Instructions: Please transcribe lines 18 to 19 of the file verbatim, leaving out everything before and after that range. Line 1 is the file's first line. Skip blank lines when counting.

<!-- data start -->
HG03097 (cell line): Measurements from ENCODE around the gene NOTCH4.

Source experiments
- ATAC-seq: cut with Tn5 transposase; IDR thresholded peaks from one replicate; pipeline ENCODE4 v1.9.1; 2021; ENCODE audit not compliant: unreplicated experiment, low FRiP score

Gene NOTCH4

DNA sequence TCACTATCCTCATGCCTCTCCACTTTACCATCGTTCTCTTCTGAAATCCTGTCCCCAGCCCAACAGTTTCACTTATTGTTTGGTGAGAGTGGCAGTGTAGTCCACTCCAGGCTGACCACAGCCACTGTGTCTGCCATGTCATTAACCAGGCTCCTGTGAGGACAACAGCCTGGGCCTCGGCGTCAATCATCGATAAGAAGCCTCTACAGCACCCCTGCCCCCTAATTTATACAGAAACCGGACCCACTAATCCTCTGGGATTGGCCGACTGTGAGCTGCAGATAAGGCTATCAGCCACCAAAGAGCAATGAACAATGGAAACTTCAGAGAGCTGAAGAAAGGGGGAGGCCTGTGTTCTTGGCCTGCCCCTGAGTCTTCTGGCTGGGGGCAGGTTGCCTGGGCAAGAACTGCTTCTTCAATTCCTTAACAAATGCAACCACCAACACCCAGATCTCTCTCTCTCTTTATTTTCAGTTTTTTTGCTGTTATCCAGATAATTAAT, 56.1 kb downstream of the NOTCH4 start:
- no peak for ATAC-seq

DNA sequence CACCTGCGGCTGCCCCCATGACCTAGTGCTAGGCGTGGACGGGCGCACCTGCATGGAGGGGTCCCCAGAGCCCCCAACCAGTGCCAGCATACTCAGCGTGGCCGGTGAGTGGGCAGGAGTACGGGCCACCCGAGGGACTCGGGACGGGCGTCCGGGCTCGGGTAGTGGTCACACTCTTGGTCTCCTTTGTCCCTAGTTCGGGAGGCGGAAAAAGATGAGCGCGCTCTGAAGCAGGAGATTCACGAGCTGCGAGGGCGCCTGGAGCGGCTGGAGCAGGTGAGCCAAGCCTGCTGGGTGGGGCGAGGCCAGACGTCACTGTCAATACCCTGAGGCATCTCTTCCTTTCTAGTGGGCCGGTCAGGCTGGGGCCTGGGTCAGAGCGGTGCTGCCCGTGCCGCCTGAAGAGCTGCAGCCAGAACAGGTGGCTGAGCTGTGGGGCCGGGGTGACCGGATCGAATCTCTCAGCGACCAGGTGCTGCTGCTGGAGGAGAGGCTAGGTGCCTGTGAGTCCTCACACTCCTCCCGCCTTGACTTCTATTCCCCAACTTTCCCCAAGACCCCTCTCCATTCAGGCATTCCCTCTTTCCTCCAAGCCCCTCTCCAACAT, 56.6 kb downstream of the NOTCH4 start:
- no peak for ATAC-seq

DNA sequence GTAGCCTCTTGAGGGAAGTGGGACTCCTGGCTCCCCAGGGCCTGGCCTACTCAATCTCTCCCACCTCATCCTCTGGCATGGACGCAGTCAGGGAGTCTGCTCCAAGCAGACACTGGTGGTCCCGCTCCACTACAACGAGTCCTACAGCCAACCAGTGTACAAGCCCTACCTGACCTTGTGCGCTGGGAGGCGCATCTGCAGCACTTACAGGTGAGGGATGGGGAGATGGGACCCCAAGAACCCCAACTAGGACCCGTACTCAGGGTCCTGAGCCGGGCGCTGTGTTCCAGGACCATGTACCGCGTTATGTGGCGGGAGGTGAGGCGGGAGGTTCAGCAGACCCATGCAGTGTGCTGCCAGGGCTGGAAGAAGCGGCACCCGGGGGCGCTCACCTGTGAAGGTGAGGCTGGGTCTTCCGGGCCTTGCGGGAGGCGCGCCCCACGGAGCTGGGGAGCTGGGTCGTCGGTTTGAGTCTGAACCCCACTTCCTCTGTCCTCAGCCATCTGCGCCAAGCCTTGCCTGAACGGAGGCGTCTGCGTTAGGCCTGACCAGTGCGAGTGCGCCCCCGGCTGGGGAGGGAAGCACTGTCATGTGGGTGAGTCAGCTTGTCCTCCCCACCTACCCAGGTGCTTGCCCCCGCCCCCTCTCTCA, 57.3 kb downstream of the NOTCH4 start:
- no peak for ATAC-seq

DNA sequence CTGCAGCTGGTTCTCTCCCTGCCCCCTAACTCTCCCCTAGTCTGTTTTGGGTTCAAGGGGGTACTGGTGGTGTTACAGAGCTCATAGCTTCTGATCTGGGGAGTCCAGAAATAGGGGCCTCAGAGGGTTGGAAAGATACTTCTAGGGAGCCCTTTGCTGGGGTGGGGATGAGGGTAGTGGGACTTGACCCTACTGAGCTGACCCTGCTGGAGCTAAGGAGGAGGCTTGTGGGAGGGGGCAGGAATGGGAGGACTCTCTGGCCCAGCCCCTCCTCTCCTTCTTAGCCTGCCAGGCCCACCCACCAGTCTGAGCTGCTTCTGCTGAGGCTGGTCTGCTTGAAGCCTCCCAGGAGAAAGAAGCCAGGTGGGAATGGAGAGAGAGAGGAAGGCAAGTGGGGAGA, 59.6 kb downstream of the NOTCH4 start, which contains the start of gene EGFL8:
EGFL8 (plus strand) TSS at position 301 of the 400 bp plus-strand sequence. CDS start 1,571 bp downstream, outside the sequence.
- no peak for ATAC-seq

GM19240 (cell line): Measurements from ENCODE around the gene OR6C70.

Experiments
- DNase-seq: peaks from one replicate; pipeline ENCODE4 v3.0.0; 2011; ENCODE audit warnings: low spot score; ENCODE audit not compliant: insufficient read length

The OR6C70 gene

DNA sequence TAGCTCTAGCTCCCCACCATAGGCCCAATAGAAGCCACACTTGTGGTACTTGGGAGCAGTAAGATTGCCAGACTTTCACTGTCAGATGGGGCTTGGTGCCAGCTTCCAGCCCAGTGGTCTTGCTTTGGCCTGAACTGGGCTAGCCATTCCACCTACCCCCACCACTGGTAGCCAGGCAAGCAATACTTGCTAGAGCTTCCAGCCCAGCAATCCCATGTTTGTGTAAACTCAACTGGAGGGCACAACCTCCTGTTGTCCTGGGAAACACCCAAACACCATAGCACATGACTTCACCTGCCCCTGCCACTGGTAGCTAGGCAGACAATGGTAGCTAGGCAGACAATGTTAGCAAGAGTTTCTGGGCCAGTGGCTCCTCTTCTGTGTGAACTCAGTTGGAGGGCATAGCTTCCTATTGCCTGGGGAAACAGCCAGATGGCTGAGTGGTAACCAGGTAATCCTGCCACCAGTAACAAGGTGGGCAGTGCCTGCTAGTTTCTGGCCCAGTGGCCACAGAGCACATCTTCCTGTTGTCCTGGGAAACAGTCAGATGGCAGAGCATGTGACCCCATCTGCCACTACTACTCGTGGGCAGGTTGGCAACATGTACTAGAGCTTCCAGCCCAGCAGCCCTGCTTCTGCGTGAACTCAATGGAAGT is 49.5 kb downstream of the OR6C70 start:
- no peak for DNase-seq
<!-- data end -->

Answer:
DNA sequence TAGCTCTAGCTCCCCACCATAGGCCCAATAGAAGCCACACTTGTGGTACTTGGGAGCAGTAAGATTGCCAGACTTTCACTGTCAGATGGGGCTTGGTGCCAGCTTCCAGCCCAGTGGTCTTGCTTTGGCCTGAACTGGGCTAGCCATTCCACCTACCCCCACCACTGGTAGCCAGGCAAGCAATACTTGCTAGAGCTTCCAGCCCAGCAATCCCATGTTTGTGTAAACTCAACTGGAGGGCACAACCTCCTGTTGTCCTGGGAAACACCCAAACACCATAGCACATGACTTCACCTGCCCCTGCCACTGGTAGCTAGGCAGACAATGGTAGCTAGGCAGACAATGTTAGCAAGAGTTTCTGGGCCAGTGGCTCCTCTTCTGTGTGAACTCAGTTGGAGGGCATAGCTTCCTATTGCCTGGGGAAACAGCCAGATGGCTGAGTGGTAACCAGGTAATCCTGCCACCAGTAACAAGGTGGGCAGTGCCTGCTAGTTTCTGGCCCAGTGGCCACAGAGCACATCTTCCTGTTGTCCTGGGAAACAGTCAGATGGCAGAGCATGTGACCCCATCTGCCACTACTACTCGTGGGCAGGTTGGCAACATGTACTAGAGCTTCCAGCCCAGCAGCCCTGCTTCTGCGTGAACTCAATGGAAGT is 49.5 kb downstream of the OR6C70 start:
- no peak for DNase-seq